Mailorder Gardening

By Barbara Perry Lawton

(This article first appeared in The Gateway Gardener January/February 2007 issue)

a picture of mail order catalogsDo the following mailorder catalog companies bring to mind pleasant winter hours planning for a 2007 garden that will—of course—be the best and most beautiful garden you’ve ever had?

Klehm’s Song Sparrow Farm and Nursery (13101 East Rye Road, Avalon, Wisconsin;; Bluestone Perennials (7211 Middle Ridge Road, Madison, Ohio 44057;; W. Atlee Burpee & Co. Warminster, PA 18974;; Brent and Becky’s Bulbs (7900 Daffodil Lane, Gloucester, VA 23061;, and Thompson & Morgan (220 Faraday Avenue, Jackson, NJ 08527; www.thompson&

The above are just a few of the many members of the Mailorder Gardening Association (MGA, Member firms and customers alike have come to view the MGA logo as comparable to the Good Housekeeping Seal of Approval.

While I’m always for supporting our local independent nurseries, sometimes I get a yen for plants or garden supplies that I can’t find at any of my favorite garden centers. That’s when I dig out the catalogs and search for the plants or seeds that are more unusual or rare. Buying plants, garden equipment and supplies by mail, mailorder gardening, has been made easier and more reliable, thanks to the Mailorder Gardening Association (MGA).

Mailorder Gardening Association
The MGA board of directors takes applications seriously to make sure that member companies follow good business ethics, offer quality products and stand behind the products and services that they offer.

More than half of the current 198 member firms are direct marketing companies that sell to home gardeners. The remaining members are wholesale growers that supply some of the catalog companies and also support businesses such as printing firms, list houses, marketing companies and publications.

MGA Benefits
Shopping for plants and gardening supplies by mail or online offers a number of benefits, according to Roberta Simpson-Dolbeare, immediate past president of MGA:

  • Product selection is often broader since a printed or web catalog can include so many more plants and products than a local retailer can stock.
  • Knowledgeable customer sales staffers of the garden catalogs have strong horticultural backgrounds and are trained to know the products they are selling.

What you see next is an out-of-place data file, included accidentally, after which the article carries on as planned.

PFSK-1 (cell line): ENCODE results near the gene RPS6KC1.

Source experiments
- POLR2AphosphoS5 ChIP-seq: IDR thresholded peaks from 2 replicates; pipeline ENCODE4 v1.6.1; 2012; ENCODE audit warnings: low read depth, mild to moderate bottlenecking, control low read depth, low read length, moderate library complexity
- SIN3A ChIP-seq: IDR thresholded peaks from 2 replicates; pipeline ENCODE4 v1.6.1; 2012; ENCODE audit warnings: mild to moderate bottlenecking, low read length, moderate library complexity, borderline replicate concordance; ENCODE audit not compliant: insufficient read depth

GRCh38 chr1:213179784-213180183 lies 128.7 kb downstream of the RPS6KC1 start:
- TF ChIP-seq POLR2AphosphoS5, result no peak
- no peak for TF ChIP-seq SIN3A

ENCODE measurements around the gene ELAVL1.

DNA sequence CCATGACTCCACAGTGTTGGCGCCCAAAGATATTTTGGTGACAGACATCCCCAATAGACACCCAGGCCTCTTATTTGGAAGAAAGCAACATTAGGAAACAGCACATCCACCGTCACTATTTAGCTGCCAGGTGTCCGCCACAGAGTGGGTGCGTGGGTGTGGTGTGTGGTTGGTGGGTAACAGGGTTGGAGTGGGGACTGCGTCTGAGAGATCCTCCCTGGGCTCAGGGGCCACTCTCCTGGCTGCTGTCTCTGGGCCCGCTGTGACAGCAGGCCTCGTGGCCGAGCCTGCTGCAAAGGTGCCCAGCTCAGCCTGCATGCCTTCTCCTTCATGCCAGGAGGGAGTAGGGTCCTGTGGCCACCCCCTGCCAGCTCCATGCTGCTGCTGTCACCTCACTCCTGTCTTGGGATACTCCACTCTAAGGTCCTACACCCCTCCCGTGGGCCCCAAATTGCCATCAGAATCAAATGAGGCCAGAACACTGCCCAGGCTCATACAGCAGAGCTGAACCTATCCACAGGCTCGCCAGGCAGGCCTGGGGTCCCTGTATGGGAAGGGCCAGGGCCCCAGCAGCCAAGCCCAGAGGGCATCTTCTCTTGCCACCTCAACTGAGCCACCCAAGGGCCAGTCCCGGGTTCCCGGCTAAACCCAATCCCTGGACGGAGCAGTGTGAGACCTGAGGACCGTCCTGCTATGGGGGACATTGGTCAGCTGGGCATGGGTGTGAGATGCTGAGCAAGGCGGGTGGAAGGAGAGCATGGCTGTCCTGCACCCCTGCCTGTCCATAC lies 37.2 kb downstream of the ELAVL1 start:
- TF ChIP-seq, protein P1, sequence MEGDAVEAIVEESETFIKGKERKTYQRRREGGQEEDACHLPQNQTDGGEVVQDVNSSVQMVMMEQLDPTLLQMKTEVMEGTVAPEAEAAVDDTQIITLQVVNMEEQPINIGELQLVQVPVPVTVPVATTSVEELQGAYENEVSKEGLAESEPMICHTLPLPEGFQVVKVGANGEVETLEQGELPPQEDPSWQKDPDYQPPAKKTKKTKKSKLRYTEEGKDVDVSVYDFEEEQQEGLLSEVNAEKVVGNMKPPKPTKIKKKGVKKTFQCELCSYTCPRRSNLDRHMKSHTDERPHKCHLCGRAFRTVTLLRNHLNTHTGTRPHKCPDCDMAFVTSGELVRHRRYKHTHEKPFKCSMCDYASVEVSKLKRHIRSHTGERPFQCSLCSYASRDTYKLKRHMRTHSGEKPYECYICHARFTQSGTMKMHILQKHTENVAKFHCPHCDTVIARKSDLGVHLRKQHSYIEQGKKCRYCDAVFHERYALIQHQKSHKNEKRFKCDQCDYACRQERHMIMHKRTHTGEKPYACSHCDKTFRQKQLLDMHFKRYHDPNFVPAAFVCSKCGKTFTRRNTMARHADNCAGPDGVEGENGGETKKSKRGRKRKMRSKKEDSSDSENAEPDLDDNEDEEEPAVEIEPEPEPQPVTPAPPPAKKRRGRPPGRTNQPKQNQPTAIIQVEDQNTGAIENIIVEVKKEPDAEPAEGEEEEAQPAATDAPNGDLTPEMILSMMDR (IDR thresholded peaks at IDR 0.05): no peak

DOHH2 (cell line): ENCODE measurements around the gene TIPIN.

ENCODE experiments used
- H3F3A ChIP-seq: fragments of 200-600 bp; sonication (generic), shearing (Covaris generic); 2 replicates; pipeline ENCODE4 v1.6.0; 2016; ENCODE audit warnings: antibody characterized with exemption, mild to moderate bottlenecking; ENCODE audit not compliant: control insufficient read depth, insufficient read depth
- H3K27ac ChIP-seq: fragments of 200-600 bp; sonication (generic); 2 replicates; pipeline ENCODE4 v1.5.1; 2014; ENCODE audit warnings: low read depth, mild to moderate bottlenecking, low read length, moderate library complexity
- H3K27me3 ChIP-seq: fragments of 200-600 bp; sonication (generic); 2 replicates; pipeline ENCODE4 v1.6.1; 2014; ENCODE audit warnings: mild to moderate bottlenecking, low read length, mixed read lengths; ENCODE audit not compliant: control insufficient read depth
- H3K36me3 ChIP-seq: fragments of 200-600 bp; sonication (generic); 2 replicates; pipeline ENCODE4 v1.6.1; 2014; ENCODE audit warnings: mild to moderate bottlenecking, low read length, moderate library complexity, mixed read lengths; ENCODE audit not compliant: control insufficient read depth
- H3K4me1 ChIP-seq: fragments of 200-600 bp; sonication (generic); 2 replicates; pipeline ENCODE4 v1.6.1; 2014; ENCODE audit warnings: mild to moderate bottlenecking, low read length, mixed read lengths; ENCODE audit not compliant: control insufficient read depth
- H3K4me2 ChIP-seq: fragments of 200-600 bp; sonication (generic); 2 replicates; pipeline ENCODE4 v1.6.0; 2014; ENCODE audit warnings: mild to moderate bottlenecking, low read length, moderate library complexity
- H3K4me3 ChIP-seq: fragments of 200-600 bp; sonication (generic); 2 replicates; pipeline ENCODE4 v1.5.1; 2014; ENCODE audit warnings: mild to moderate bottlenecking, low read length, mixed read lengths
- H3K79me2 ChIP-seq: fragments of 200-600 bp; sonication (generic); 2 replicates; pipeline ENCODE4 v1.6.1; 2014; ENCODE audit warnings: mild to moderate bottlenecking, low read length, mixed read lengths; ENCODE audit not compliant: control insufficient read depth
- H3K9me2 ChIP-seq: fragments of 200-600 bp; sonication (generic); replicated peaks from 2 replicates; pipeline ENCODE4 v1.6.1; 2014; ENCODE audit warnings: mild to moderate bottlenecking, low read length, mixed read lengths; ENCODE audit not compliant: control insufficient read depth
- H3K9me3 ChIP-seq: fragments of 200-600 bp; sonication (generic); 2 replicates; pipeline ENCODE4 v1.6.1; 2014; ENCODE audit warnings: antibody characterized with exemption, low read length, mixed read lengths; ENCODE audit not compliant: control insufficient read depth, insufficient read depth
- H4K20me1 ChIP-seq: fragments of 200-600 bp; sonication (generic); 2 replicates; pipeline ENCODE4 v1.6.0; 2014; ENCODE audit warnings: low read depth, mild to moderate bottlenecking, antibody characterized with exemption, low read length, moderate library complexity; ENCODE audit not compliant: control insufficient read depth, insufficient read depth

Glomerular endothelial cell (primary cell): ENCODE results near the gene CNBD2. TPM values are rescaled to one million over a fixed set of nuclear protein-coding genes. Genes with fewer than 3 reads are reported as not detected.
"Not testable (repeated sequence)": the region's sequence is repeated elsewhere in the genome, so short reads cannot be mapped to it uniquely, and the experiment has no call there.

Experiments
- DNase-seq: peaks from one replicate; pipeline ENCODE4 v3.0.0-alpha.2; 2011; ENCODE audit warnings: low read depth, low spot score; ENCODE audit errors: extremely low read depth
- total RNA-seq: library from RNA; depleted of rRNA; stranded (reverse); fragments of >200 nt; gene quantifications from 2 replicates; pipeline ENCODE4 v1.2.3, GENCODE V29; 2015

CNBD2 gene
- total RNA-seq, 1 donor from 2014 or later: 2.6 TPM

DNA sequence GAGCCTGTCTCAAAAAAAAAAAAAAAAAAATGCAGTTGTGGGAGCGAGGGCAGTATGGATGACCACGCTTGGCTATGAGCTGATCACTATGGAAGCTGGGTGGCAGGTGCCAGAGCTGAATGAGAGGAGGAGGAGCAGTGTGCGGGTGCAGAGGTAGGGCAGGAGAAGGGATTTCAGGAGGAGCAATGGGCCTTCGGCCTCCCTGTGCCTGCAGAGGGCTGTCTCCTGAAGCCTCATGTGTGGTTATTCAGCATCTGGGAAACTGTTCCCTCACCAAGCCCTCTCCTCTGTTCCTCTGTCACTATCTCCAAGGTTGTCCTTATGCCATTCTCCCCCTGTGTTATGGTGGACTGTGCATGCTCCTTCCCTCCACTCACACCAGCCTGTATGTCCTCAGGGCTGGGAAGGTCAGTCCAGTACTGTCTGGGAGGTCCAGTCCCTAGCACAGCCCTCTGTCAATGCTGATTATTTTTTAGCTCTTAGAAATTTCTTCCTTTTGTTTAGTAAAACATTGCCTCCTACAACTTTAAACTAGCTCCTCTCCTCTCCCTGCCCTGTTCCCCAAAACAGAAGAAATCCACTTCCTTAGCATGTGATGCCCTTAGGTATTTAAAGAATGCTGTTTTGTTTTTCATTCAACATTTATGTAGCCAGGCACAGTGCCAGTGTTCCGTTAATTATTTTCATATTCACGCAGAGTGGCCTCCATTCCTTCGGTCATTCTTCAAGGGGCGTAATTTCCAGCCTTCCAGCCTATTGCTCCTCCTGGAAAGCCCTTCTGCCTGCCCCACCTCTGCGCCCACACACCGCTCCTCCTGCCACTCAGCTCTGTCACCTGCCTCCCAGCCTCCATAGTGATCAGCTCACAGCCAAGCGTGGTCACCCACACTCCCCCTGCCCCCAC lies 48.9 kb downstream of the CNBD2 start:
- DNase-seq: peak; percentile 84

• The convenience of arm chair or desk chair shopping is hard to beat. Consumers can study catalogs and websites at their leisure and place orders when they want—many companies will take orders 24/7.
  • MGA members offer the best guarantees in the green industry.
  • Last but not least, mailorder companies deliver plants directly to the customers’ doors, when it’s planting time in their growing area.

Although MGA membership is primarily based in the lower 48, there are a number of international members from other countries, including Canada, Holland and the United Kingdom.

Planning for 2007
That time of year is here once again. Garden catalogs are rolling in and their colorful promises of new and wondrous plants as well as faithful old reliables are tempting us. Along with your long-time favorites, order a few of the dazzling newcomers. You’ll be glad you did.

Be sure to note the environmental requirements of any plants you aren’t familiar with. Matching zones, exposures, and other recommendations will pay off in gardening success. As we know to well, gardening success consists of planting the right plants in the right places.

(Ed. Note: Subsequent to the writing of this article, The Mailorder Gardening Association in 2011 changed its name to the Direct Gardening Association. All links mentioned above currently apply as of this post.)

Barbara Perry Lawton is a writer, author, speaker and photographer. She has served as manager of publications for Missouri Botanical Garden and as weekly garden columnist for the St. Louis Post-Dispatch. The author of a number of gardening and natural history books, and contributor to many periodicals, she has earned regional and national honors for her writing and photography. Barbara is also a Master Gardener and volunteers at the Missouri Botanical Garden in St. Louis, MO.